The Simpsons Movie takes the long-running television series to the big screen for the first time.
The opening scene has the band Green Day performing on Lake Springfield when the pollution eats away at their floating stage. During a memorial church service, Grandpa Simpson has a vision of the town’s demise. Homer Simpson gets a pet pig and dumps a silo full of its feces into the lake, causing the EPA, led by a crazed man named Cargill, to put a dome over the entire town of Springfield. When the town finds out that Homer is to blame for this mess, the Simpson family escapes the dome and travels to Alaska. Back at home, the residents of Springfield begin to destroy the dome and Homer has a vision that he must save the town before Cargill destroys it.
After nearly 20 years on the air (now up to their 24th season), The Simpsons has been the animated comedy show to topple and it has had stiff competition over the years. I have been a fan of the show since the beginning and, for me, comedic television doesn’t get much better than the 4th and 5th seasons of The Simpsons. The show had been in decline for years before The Simpsons Movie came out and I was cautiously optimistic at the time of its release that it would revive The Simpsons and bring them back into my life. Luckily, The Simpsons Movie is largely a success in restoring The Simpsons brand.
My usual complaint with TV shows billed as full-length movies is that they are usually just a three part episode of the show with no commercial breaks. The Simpsons Movie feels like one single thought instead of one thought chopped into three ~22 minute segments, like it was truly written as a movie first. The runtime is under 90 minutes and the movie doesn’t overstay its welcome but the pacing isn’t frantic either. As with all comedies, the humor is subjective, but if you’ve ever seen an episode of The Simpsons, you know what you’re in for here. The laughs keep coming even if you aren’t a die-hard fan of the show.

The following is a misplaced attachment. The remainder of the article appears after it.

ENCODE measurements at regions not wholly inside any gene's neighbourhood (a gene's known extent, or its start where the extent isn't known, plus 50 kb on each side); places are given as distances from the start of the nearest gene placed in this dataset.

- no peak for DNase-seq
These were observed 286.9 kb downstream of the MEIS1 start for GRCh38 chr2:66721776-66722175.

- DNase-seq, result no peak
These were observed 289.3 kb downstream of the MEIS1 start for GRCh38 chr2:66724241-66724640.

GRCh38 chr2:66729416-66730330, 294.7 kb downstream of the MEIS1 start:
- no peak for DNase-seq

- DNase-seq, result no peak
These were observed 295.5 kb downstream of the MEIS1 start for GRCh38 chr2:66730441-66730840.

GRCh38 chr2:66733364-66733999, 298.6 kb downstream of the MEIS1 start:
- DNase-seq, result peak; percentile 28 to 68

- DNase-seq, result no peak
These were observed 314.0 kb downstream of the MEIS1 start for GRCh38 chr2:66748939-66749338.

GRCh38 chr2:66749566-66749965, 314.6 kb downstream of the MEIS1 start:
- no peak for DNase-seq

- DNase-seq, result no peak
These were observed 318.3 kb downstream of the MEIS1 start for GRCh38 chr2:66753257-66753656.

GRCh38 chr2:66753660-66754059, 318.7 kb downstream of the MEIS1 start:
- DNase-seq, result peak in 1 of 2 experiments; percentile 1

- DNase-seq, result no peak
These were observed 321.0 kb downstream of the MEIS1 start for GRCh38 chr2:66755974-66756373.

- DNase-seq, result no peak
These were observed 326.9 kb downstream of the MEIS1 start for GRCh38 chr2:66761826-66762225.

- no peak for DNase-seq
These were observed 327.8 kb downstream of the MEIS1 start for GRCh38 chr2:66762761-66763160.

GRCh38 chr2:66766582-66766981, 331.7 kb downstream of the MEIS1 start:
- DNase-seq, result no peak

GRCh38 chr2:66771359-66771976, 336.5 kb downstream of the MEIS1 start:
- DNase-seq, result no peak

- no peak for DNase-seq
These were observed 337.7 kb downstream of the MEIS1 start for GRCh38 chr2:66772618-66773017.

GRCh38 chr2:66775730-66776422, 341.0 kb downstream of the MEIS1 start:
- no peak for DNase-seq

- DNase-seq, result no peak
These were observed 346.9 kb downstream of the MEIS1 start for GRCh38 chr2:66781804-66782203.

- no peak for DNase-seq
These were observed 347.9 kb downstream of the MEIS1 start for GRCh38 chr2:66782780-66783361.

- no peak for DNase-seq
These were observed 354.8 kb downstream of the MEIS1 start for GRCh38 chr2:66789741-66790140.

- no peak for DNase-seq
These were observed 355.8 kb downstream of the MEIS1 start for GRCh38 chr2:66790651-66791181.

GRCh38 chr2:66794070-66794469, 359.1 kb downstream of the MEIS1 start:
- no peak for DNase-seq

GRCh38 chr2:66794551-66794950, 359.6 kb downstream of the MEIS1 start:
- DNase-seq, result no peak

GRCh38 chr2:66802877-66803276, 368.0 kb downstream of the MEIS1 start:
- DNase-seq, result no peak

The production values for The Simpsons Movie are pretty amazing, the animation itself in particular. It’s weird to think that just a few years ago all animation was actually done cel by cel by hand, but now it’s all accomplished digitally. The Simpson family and Springfield has never looked better, and the blu-ray is actually spectacularly done.
While The Simpsons Movie didn’t herald in a complete resurgence of The Simpsons I remember, it did bring the franchise back above water. When the show’s run finally comes to a close it will be strange, but in addition to the mountain of DVDs I have of the series, I will still have The Simpsons Movie too.
I give it 4 Spider-Pigs out of 5.